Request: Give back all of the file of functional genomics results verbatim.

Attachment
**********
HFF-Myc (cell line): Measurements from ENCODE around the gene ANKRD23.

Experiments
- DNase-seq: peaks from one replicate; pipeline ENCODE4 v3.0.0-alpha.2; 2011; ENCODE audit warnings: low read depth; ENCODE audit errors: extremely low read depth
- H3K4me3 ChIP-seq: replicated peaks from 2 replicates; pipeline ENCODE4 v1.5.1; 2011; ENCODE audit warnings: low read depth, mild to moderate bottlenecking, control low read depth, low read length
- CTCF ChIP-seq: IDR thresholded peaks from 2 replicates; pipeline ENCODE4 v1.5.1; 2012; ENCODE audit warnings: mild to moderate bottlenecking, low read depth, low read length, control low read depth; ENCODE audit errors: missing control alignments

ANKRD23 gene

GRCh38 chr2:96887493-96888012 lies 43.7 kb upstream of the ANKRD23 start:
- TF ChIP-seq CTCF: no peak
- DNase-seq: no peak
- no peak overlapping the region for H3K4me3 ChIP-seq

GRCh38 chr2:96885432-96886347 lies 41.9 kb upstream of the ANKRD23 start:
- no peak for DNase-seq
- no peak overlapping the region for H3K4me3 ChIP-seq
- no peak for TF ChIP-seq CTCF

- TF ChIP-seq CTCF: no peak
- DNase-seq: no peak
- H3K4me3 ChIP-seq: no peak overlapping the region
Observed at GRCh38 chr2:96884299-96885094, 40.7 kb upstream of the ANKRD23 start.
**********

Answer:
HFF-Myc (cell line): Measurements from ENCODE around the gene ANKRD23.

Experiments
- DNase-seq: peaks from one replicate; pipeline ENCODE4 v3.0.0-alpha.2; 2011; ENCODE audit warnings: low read depth; ENCODE audit errors: extremely low read depth
- H3K4me3 ChIP-seq: replicated peaks from 2 replicates; pipeline ENCODE4 v1.5.1; 2011; ENCODE audit warnings: low read depth, mild to moderate bottlenecking, control low read depth, low read length
- CTCF ChIP-seq: IDR thresholded peaks from 2 replicates; pipeline ENCODE4 v1.5.1; 2012; ENCODE audit warnings: mild to moderate bottlenecking, low read depth, low read length, control low read depth; ENCODE audit errors: missing control alignments

ANKRD23 gene

GRCh38 chr2:96887493-96888012 lies 43.7 kb upstream of the ANKRD23 start:
- TF ChIP-seq CTCF: no peak
- DNase-seq: no peak
- no peak overlapping the region for H3K4me3 ChIP-seq

GRCh38 chr2:96885432-96886347 lies 41.9 kb upstream of the ANKRD23 start:
- no peak for DNase-seq
- no peak overlapping the region for H3K4me3 ChIP-seq
- no peak for TF ChIP-seq CTCF

- TF ChIP-seq CTCF: no peak
- DNase-seq: no peak
- H3K4me3 ChIP-seq: no peak overlapping the region
Observed at GRCh38 chr2:96884299-96885094, 40.7 kb upstream of the ANKRD23 start.